According to Reuters, researchers at South Africa’s government and Aerosud backed Aeroswift research project are reported to be developing the world’s largest titanium powder-based metal Additive Manufacturing machine.
With a production chamber measuring 2 m by 0.6 m by 0.6 m, Aeroswift’s newly designed AM machine is reported to have achieved production speeds of up to ten times that of currently available commercial laser melting machines. Last year, the machine was used for the first time to produce a pilot’s throttle lever, fuel tank pylon bracket and condition lever grip. These parts are expected to be in test flights later in 2017.
“Our machine is unique and the only one in the world,” stated Hardus Greyling, Contract Co-ordinator. “We have developed new technologies and patents which allows us to upscale the additive process to go significantly faster and significantly larger than other systems.”
The Aeroswift research project was created in 2011, with the aim of boosting South Africa’s economic outlook by leveraging its natural titanium reserves. According to the 2013 US Geological Survey, South Africa’s natural titanium reserves rank fourth in the world behind China, Australia and India.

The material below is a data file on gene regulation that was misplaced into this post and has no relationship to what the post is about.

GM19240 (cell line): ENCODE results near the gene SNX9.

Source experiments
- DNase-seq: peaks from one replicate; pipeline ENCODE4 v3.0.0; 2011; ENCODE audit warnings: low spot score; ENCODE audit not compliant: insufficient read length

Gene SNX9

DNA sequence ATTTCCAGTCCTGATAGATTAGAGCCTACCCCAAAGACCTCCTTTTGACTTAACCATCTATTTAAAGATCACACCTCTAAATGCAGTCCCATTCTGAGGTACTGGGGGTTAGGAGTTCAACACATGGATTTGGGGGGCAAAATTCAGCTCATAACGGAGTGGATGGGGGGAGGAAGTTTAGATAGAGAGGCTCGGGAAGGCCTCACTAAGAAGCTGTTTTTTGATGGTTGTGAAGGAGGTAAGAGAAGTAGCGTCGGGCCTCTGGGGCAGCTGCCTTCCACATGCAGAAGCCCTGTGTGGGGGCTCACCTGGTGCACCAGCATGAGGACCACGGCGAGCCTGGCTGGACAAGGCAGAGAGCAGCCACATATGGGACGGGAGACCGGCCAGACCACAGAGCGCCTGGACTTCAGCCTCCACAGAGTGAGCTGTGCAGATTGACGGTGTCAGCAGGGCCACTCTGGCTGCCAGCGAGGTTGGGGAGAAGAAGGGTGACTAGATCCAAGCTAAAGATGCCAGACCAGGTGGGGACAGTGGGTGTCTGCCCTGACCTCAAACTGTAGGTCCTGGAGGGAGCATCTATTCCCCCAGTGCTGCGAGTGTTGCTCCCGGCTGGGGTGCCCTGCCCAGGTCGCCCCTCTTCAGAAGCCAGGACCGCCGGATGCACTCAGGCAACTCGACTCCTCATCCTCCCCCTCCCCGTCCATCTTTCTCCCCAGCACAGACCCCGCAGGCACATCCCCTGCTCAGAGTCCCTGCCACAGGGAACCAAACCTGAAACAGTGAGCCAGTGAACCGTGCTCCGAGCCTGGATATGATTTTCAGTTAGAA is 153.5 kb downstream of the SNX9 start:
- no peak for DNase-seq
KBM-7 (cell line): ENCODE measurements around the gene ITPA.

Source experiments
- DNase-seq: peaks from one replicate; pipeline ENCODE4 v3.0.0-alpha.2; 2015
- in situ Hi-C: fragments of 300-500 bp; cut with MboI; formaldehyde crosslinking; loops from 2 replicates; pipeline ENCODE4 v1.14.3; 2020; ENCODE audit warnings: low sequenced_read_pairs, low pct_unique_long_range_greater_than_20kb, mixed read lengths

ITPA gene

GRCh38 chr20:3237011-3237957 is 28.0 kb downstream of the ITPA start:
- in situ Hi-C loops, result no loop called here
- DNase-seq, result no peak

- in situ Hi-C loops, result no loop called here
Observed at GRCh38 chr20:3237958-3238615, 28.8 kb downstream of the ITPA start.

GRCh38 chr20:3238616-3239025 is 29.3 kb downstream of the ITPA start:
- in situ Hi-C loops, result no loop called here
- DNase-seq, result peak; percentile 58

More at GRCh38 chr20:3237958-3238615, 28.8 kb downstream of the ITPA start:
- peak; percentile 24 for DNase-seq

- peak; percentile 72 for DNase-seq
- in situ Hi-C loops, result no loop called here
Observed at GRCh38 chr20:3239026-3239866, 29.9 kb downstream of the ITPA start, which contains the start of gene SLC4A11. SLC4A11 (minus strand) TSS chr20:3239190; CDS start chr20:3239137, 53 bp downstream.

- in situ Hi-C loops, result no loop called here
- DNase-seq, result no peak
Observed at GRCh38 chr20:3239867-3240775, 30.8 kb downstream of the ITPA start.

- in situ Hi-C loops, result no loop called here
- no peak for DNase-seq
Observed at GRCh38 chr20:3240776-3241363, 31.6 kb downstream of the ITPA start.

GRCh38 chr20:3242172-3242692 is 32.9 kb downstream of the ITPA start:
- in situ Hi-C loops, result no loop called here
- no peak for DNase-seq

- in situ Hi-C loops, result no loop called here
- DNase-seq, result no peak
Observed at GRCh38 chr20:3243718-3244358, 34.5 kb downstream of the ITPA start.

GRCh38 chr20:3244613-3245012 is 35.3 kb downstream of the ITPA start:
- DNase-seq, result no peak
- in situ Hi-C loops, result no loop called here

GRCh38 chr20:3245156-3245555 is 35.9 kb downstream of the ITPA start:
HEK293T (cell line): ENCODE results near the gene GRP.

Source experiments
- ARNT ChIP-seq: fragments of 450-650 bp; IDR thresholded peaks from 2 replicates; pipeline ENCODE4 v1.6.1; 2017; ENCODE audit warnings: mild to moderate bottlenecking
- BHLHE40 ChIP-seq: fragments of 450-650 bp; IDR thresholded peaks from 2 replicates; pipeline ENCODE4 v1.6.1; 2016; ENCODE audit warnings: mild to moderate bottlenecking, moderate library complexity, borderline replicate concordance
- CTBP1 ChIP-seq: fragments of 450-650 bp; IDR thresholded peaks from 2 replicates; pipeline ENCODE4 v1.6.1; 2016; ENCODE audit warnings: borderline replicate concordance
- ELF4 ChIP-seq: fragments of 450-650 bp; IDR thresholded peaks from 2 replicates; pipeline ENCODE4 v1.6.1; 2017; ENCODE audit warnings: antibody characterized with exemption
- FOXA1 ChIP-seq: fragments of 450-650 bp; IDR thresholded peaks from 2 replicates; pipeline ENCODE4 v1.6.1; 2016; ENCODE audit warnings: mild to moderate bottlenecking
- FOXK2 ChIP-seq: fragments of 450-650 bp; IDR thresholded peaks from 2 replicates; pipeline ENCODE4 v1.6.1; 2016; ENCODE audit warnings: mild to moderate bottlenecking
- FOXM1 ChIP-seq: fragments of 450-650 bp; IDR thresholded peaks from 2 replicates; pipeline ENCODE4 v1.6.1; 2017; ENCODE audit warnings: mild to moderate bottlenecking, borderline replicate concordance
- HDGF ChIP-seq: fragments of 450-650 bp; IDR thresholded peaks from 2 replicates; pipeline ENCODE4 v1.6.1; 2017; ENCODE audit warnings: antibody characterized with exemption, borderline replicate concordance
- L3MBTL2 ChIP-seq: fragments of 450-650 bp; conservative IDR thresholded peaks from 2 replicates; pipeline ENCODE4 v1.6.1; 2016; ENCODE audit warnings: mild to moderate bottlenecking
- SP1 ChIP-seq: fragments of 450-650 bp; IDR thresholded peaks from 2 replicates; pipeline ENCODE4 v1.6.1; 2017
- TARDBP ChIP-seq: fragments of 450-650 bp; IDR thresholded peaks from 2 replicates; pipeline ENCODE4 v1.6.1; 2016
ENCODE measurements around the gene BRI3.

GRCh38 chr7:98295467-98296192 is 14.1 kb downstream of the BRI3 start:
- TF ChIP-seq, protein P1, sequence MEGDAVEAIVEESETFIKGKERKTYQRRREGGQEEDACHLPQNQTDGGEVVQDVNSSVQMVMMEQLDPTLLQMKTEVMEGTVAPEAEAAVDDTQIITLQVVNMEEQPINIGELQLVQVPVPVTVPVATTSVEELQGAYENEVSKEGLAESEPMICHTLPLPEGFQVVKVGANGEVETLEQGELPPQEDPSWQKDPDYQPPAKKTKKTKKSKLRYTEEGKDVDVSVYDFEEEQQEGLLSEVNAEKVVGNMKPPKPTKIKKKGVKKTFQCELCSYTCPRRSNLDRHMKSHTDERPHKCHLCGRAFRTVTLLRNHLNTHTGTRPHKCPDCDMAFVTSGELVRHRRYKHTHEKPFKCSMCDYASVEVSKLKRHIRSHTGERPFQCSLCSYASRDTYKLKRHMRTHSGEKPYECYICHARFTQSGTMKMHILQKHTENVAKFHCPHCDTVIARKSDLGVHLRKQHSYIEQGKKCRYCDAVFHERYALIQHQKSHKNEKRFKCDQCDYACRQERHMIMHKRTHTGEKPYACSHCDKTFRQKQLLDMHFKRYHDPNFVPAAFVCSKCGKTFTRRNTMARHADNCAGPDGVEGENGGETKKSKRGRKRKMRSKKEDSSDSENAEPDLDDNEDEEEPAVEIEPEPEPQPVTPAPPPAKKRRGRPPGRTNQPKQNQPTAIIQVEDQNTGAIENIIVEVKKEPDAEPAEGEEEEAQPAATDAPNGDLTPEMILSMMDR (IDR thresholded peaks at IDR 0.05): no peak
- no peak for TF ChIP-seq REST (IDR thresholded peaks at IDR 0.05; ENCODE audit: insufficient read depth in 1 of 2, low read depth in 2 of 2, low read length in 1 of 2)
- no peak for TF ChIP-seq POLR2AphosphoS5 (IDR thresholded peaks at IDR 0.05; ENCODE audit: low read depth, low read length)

Airbus, who helped found the project through partnership with South Africa’s Council for Scientific and Industrial Research (CSIR) and Boeing, who joined the project in 2013, are reportedly in talks with Aeroswift and the South African government to secure the project’s commercial success.
“How best to commercialise the process is a discussion we are currently having with the Aeroswift partners and relevant government agencies,” said Simon Ward, Airbus’s Vice President for International Co-operation in Toulouse. Terry Wohlers, President of US-based industry consultancy Wohlers Associates, stated that Aeroswift is “making very good progress toward carving out a slice of what is set to become a 3D printing market valued at tens of billions of dollars.”
If successful, Aeroswift’s metal Additive Manufacturing process could save the automotive, aerospace and military industries millions of dollars on fuel and production costs, as aluminium bodies are replaced by lighter titanium alloys.